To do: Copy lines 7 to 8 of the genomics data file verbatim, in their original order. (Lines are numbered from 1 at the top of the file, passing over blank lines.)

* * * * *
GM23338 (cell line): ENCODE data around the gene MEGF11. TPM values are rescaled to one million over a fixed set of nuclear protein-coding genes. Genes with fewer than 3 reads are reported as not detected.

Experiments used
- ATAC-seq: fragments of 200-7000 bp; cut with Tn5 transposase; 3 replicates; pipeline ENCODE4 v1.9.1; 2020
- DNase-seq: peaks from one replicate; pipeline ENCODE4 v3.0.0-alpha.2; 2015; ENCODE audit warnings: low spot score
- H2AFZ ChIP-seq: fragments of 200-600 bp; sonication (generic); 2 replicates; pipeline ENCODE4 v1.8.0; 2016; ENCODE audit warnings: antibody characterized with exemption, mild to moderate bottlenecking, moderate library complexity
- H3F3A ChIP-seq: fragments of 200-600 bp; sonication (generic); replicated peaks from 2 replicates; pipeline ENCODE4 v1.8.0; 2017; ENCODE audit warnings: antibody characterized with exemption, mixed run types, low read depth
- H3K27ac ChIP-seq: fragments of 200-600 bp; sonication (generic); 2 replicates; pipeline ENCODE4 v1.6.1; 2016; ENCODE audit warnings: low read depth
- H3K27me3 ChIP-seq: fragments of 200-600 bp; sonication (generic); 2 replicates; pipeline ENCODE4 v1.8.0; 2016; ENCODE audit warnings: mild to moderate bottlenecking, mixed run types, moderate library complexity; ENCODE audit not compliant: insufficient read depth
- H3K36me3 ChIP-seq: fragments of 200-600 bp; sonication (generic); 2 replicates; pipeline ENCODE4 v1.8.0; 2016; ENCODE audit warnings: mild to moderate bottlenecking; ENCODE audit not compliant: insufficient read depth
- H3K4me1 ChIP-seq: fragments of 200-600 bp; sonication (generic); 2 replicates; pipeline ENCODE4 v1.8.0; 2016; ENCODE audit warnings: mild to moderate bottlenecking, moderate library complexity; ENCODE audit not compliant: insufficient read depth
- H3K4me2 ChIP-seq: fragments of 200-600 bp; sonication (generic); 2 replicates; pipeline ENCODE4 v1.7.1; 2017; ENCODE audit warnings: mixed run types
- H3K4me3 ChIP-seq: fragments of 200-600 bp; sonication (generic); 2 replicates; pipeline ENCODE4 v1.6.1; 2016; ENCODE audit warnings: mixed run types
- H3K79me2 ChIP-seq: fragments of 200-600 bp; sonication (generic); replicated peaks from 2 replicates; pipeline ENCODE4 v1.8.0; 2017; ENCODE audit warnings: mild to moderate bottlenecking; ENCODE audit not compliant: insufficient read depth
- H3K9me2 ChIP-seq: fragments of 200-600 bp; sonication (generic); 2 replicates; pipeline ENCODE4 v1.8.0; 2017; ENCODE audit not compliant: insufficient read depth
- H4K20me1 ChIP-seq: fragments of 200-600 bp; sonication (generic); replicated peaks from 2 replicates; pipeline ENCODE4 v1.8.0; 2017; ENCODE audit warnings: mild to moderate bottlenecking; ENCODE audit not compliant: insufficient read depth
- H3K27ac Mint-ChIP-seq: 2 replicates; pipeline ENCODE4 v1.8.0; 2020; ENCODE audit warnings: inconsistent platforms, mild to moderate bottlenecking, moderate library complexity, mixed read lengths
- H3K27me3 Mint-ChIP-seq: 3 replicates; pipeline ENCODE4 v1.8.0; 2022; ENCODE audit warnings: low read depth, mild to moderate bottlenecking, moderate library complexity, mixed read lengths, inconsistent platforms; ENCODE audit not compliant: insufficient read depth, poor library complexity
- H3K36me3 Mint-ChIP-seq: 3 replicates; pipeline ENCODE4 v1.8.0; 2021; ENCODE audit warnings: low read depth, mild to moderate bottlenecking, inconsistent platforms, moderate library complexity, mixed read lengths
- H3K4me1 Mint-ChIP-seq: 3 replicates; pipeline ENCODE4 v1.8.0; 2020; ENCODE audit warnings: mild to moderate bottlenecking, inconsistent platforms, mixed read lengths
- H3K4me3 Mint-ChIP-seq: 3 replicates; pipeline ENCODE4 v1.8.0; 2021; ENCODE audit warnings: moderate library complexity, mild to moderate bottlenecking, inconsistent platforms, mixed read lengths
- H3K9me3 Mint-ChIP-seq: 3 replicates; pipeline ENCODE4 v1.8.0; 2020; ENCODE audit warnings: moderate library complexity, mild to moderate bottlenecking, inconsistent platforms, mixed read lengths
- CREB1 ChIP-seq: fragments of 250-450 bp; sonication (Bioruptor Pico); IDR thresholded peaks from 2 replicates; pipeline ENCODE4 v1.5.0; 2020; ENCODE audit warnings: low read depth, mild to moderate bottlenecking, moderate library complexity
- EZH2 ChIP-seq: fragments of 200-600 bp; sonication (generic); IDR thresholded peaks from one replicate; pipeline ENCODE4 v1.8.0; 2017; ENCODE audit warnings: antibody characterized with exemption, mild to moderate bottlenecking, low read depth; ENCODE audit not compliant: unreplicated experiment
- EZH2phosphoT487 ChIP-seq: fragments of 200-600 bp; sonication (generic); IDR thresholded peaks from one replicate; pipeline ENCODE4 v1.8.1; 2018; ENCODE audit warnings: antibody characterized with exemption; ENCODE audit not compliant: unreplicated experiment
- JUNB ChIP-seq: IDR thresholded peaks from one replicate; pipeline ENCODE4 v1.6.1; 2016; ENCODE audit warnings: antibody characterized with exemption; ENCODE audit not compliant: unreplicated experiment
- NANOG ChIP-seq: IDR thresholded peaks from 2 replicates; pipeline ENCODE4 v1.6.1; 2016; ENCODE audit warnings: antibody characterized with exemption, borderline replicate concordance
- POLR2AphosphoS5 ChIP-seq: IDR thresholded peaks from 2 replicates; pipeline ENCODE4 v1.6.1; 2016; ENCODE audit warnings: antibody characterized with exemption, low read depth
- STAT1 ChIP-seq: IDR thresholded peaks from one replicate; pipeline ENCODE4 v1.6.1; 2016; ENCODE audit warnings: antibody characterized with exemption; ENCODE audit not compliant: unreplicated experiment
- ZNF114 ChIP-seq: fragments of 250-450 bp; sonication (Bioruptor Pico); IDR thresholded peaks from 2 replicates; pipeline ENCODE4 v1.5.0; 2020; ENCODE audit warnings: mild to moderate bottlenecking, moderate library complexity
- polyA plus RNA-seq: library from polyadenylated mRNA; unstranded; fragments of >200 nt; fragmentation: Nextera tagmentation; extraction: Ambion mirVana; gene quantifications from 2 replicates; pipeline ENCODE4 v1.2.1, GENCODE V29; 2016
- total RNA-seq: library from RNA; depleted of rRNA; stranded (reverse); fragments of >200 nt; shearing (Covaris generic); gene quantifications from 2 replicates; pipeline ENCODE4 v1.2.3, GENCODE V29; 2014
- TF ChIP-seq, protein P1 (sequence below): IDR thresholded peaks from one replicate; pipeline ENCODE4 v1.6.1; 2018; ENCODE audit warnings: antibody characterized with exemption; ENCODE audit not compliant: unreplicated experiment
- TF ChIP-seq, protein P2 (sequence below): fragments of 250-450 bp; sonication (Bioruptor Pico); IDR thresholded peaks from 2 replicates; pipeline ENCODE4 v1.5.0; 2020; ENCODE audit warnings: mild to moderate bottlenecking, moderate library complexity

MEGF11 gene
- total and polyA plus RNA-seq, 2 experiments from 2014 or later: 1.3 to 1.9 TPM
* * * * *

- H3K27ac ChIP-seq: fragments of 200-600 bp; sonication (generic); 2 replicates; pipeline ENCODE4 v1.6.1; 2016; ENCODE audit warnings: low read depth
- H3K27me3 ChIP-seq: fragments of 200-600 bp; sonication (generic); 2 replicates; pipeline ENCODE4 v1.8.0; 2016; ENCODE audit warnings: mild to moderate bottlenecking, mixed run types, moderate library complexity; ENCODE audit not compliant: insufficient read depth